Title

The Gendered Nature of Student Affairs: Issues of Gender Equity in Student Affairs Professional Associations

Date of Award

2010

Document Type

Dissertation

Degree Name

Doctor of Philosophy (Ph.D.)

Department

Higher Education Administration

First Advisor

Dafina-Lazarus Stewart, PhD (Committee Chair)

Second Advisor

Ruben Viramontez Anguiano, PhD (Committee Member)

Third Advisor

Michael D. Coomes, EdD (Committee Member)

Fourth Advisor

Robert DeBard, EdD (Committee Member)

Abstract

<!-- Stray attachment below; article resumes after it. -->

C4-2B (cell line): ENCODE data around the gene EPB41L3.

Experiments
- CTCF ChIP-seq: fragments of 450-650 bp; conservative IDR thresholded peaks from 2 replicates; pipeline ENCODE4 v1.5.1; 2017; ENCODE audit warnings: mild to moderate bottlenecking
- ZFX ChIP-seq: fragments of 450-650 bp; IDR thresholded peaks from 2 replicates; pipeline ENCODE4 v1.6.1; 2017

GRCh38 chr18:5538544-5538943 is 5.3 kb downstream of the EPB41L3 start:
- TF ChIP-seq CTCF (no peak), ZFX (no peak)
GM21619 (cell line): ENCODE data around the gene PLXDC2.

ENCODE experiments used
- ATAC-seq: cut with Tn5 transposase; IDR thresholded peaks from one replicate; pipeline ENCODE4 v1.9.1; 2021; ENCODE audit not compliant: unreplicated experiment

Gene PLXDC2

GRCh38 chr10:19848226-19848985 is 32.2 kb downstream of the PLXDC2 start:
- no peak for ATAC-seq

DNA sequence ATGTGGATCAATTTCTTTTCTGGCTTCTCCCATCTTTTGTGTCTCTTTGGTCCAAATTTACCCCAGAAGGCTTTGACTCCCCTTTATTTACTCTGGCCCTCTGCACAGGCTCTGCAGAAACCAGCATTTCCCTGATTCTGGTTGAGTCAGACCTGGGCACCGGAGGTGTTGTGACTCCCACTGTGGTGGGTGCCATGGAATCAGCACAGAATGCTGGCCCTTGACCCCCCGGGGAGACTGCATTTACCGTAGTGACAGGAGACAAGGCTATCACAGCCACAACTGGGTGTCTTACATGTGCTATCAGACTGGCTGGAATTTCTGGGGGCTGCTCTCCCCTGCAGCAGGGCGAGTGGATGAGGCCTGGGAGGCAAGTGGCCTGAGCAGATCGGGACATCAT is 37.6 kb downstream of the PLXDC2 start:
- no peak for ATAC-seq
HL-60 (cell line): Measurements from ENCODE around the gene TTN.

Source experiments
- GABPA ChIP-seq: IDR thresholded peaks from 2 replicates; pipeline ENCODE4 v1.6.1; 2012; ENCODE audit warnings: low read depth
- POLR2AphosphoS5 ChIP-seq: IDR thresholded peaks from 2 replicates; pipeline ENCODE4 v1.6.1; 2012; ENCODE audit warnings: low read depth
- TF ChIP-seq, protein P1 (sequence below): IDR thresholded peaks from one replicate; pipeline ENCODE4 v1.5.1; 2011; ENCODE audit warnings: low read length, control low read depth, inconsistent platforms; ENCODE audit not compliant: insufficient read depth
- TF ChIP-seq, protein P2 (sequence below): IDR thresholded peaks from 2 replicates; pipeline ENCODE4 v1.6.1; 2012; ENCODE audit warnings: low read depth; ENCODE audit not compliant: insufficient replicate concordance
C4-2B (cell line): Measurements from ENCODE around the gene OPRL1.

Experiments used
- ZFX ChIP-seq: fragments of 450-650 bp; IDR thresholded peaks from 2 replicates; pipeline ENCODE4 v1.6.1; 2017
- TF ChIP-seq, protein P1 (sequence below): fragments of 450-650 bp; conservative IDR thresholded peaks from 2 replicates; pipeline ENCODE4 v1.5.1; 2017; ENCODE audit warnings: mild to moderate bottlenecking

This study examined the gendered nature of the student affairs profession by investigating how three student affairs professional associations, the National Association of Student Personnel Administrators (NASPA), ACPA: College Student Educators International, and the Association of College and University Housing Officers International (ACUHO-I) handled issues of gender equity. The founding of each association was reviewed using archival information from the National Student Affairs Archives. After a review of the archival data, a profile was created for each of the three associations. Interviews were conducted with 13 participants who were members of one or more of the associations and had served in an elected or appointed leadership position. The participants provided insight into the current issues of gender equity faced in the associations. The study employed a constructivist epistemology featuring the co-construction of knowledge. Thus, the archival data for each of the associations and the participants’ interview data were considered in the process of data analysis and interpretation. The following categories emerged from the analysis of the interview data: gender equity, the messages received about gender, delegation of roles and responsibilities, policies and procedures used within the organizations, and perceptions of the symbols, images and artifacts used within each association. Implications for practice related to the development of organizational culture, maintaining the history of student affairs associations, and role modeling for undergraduate students are presented